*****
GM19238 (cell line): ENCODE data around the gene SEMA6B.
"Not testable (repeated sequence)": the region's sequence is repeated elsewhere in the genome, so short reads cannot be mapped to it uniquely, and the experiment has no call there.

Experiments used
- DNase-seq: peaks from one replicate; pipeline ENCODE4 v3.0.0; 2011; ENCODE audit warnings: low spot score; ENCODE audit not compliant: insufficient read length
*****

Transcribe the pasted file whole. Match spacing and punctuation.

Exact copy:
GM19238 (cell line): ENCODE data around the gene SEMA6B.
"Not testable (repeated sequence)": the region's sequence is repeated elsewhere in the genome, so short reads cannot be mapped to it uniquely, and the experiment has no call there.

Experiments used
- DNase-seq: peaks from one replicate; pipeline ENCODE4 v3.0.0; 2011; ENCODE audit warnings: low spot score; ENCODE audit not compliant: insufficient read length